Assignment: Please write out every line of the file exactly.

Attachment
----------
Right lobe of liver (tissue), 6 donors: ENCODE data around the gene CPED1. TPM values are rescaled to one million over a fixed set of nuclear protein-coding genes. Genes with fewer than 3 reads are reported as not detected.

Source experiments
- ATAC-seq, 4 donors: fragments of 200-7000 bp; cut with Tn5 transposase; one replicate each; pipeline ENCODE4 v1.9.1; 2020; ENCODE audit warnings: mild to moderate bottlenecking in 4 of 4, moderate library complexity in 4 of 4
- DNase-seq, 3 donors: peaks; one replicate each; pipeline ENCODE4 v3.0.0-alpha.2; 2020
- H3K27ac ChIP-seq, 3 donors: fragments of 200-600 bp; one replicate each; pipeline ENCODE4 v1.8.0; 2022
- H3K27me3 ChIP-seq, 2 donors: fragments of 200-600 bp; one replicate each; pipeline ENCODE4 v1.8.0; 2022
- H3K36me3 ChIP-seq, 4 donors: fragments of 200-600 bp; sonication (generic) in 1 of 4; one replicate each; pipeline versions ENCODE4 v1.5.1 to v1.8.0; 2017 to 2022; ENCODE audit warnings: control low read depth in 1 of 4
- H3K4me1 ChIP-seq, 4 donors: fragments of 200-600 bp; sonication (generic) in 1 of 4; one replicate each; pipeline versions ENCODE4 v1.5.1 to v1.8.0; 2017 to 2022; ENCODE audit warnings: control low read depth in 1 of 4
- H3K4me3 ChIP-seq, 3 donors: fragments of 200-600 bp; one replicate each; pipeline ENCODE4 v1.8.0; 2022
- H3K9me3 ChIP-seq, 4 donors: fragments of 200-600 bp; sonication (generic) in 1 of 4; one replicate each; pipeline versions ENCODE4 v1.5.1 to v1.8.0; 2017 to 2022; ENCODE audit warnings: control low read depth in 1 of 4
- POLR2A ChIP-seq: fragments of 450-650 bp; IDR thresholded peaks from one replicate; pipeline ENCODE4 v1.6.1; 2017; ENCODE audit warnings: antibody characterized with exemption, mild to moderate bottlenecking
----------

Right lobe of liver (tissue), 6 donors: ENCODE data around the gene CPED1. TPM values are rescaled to one million over a fixed set of nuclear protein-coding genes. Genes with fewer than 3 reads are reported as not detected.

Source experiments
- ATAC-seq, 4 donors: fragments of 200-7000 bp; cut with Tn5 transposase; one replicate each; pipeline ENCODE4 v1.9.1; 2020; ENCODE audit warnings: mild to moderate bottlenecking in 4 of 4, moderate library complexity in 4 of 4
- DNase-seq, 3 donors: peaks; one replicate each; pipeline ENCODE4 v3.0.0-alpha.2; 2020
- H3K27ac ChIP-seq, 3 donors: fragments of 200-600 bp; one replicate each; pipeline ENCODE4 v1.8.0; 2022
- H3K27me3 ChIP-seq, 2 donors: fragments of 200-600 bp; one replicate each; pipeline ENCODE4 v1.8.0; 2022
- H3K36me3 ChIP-seq, 4 donors: fragments of 200-600 bp; sonication (generic) in 1 of 4; one replicate each; pipeline versions ENCODE4 v1.5.1 to v1.8.0; 2017 to 2022; ENCODE audit warnings: control low read depth in 1 of 4
- H3K4me1 ChIP-seq, 4 donors: fragments of 200-600 bp; sonication (generic) in 1 of 4; one replicate each; pipeline versions ENCODE4 v1.5.1 to v1.8.0; 2017 to 2022; ENCODE audit warnings: control low read depth in 1 of 4
- H3K4me3 ChIP-seq, 3 donors: fragments of 200-600 bp; one replicate each; pipeline ENCODE4 v1.8.0; 2022
- H3K9me3 ChIP-seq, 4 donors: fragments of 200-600 bp; sonication (generic) in 1 of 4; one replicate each; pipeline versions ENCODE4 v1.5.1 to v1.8.0; 2017 to 2022; ENCODE audit warnings: control low read depth in 1 of 4
- POLR2A ChIP-seq: fragments of 450-650 bp; IDR thresholded peaks from one replicate; pipeline ENCODE4 v1.6.1; 2017; ENCODE audit warnings: antibody characterized with exemption, mild to moderate bottlenecking